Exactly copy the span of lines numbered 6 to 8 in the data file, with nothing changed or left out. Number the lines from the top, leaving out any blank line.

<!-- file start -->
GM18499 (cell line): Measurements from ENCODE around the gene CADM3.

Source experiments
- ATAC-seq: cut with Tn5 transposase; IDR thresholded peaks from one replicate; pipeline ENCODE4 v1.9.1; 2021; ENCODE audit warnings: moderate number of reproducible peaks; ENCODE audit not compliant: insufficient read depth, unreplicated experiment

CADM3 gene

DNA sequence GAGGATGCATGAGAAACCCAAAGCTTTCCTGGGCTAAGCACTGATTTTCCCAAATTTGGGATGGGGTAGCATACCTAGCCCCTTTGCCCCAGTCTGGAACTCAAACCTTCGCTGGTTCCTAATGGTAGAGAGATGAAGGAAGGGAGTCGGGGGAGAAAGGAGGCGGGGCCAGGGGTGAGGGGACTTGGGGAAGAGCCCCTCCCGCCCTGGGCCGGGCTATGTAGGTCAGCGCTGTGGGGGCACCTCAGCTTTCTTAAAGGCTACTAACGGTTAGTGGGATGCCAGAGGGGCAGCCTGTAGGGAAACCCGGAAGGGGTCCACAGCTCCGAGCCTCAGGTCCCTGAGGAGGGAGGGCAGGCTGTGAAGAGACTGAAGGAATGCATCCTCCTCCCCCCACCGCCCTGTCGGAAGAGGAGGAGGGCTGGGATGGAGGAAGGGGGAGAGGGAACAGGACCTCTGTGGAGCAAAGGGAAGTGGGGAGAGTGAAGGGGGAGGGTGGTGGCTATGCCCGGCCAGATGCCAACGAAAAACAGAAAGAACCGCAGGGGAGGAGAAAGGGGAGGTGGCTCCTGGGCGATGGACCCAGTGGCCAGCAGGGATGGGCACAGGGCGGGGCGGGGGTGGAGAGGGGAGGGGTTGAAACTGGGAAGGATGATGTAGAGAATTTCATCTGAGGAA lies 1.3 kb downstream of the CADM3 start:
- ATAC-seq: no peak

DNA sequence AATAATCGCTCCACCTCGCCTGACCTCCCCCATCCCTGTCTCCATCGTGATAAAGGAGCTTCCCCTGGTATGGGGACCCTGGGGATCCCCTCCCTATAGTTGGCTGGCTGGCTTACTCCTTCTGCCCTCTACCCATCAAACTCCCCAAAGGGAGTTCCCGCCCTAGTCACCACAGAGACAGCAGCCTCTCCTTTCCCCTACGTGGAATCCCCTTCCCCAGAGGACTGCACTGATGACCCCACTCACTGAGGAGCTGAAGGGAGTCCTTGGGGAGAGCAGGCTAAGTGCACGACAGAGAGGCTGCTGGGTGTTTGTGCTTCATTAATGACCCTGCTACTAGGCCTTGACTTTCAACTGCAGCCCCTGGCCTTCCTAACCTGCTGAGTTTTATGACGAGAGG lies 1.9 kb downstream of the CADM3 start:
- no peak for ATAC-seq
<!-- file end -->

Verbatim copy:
- ATAC-seq: no peak

DNA sequence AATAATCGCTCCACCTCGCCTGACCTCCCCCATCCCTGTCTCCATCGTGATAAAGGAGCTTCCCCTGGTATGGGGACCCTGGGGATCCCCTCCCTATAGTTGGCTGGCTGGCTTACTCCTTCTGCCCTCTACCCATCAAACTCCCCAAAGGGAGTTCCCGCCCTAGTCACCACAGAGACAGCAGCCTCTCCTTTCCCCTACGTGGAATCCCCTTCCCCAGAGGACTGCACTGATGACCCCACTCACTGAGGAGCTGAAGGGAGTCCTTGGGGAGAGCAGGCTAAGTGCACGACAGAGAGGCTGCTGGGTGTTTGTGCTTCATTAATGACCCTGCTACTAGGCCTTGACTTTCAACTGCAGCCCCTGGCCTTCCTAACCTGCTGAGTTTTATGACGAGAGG lies 1.9 kb downstream of the CADM3 start:
- no peak for ATAC-seq